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    The Retirement Dilemma of the Small Business Owner

    Compliments of: Scott Petersen, Tax & Financial Group

     

    After pouring a lifetime of sweat, time and capital into building their business, many small business owners plan to make a large profit from the sale of their business and then sit back and enjoy a financially secure retirement. While this is ideal, many small business owners are so sure this will happen that they don’t bother to make any other retirement plans. They put all their retirement eggs into one basket.

    When the time comes, how do you know that someone – at just the right moment – is going to show up with cash in hand to buy your company and pay you a fair price? For thousands of small business owners each year, no one steps forward. Perhaps the business is too specialized. Perhaps its success is tied too closely to the owner’s unique personality and skills. Or perhaps possible buyers see the sale of the business at the owner’s retirement as a distress sale – and an opportunity to acquire your business on the cheap. Whatever the reason, many owners find that their company – once the golden goose that helped them provide a quality standard of living for their family – has suddenly become a white elephant that nobody wants.

    The bottom line: They can’t find a buyer; they can’t afford to retire. They’re stuck.

    One possible solution is to groom your own replacement – someone who will buy your company when you’re ready to retire. Maybe this person is a current co-owner. Or your replacement could be a son or daughter active in the business, or as a younger key employee.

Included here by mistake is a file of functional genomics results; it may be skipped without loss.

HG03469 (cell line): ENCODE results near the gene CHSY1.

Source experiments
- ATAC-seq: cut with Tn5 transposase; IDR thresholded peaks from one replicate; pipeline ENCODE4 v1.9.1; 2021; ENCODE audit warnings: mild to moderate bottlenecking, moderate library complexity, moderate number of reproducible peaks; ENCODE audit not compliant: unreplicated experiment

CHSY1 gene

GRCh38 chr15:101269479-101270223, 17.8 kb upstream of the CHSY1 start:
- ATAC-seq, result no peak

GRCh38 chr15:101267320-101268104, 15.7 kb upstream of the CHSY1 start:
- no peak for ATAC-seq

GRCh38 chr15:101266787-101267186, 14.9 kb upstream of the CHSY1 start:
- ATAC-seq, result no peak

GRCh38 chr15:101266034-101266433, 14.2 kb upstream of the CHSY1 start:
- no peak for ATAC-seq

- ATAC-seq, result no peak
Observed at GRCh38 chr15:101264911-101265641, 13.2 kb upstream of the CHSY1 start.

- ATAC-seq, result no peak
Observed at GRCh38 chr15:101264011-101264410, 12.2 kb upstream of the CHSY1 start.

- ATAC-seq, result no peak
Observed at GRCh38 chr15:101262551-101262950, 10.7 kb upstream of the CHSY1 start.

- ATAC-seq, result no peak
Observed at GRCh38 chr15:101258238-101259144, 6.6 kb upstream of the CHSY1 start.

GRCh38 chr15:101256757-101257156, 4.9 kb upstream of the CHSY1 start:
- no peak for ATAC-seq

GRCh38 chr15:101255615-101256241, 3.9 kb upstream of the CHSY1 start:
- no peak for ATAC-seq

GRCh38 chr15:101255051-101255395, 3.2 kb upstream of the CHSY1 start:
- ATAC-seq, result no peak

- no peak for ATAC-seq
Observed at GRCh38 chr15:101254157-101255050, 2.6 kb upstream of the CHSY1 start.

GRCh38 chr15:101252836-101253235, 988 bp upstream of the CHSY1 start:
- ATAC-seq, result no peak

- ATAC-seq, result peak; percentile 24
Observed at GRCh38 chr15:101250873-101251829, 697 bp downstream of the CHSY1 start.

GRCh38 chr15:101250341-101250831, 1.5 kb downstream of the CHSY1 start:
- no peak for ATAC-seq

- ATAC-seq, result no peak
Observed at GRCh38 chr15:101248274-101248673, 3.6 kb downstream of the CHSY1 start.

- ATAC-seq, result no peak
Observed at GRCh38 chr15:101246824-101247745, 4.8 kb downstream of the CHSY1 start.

Business owners who successfully groom their successors leave nothing to chance. They realize that there is no room for error at the point of retirement. Other “best practices” include the following:

    1. They are cautious. The make sure their heir apparent is the right person in terms of temperament, personality, competence and personal goals. In most cases in which grooming a successor has been successful, the choice was obvious from the start.
    2. They fashion golden handcuffs and incentives to ensure that their replacement has reason to stay until the baton is passed. A truly ambitious successor needs and deserves gradually increasing authority and benefits. Options include deferred compensation or the opportunity to acquire partial ownership prior to your retirement.
    3. They put it in writing, locking in who does and gets what, while spelling out all details and caveats, including how to establish the final valuation of the business. This formal buy/sell agreement protects everybody.
    4. They build in a funding mechanism. This is crucial. No matter how good the terms of the buy/sell agreement, it will be worthless if the money is not there when needed to carry out the transition. Under one option, the successor may be able to purchase the company from ongoing profits. Other options include setting up a sinking fund or allowing the successor to simply borrow the money.
    5. They have a back-up plan. As a business owner, you know that very few things go exactly as planned. What if your business hits tough times or your successor dies, becomes disabled or – all too common – leaves because of a personality conflict? Or what if there simply is no heir apparent waiting in the wings? Sometimes, it’s simply best to dismantle the business.

    Whether or not you have a possible successor for your company, you should begin mapping out your retirement strategy today. If you’d like assistance with the details – from helping establish your objectives to reviewing the pros and cons of various options – contact me to se up a good time to visit.

    For additional information or to get our Complimentary Exit Planning Report of Closely Held Business Owners contact Scott today at 949-223-8262 or scott.petersen@tfgroup.com

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